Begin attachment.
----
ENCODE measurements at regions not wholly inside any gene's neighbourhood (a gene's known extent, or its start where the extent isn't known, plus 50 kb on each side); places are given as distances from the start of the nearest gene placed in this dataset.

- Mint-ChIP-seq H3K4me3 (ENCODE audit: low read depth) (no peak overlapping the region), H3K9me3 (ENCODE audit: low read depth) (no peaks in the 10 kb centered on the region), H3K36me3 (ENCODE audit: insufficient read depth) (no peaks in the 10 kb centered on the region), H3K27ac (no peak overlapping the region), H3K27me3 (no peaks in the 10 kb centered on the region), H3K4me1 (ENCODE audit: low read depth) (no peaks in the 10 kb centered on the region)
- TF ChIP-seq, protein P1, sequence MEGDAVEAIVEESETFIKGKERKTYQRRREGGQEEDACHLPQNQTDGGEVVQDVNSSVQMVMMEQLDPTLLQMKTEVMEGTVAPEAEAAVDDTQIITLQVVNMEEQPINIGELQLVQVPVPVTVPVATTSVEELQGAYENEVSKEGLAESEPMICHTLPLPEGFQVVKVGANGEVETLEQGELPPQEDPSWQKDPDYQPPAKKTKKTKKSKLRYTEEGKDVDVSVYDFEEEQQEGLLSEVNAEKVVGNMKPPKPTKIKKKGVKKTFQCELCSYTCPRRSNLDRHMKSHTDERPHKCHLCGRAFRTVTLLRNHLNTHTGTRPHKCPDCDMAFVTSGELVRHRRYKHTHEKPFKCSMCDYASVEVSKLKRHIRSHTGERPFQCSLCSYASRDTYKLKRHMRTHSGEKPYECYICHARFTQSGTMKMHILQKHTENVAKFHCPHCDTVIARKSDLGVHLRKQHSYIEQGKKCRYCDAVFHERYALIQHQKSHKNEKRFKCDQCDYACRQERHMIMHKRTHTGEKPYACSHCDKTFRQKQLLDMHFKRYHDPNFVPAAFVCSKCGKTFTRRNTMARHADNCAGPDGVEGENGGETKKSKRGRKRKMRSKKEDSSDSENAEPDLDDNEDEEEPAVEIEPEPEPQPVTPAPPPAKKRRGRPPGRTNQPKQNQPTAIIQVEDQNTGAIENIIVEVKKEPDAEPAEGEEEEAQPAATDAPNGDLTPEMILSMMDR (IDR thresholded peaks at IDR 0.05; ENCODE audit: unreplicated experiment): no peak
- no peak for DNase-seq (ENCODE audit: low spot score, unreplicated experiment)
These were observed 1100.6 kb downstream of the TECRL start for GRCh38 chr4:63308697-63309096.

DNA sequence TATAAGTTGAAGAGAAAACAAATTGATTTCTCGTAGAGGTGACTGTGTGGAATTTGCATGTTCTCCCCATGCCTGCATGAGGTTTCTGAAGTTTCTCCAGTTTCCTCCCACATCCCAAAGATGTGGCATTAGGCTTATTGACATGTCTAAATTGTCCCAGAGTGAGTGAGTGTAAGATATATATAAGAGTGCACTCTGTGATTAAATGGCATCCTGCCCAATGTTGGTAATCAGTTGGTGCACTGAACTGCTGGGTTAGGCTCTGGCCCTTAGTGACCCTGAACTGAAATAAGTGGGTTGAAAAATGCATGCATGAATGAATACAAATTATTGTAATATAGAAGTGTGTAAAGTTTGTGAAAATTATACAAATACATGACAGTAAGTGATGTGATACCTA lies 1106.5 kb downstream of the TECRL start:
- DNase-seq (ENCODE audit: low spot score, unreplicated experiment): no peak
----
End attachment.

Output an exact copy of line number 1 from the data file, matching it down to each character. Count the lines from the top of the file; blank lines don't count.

ENCODE measurements at regions not wholly inside any gene's neighbourhood (a gene's known extent, or its start where the extent isn't known, plus 50 kb on each side); places are given as distances from the start of the nearest gene placed in this dataset.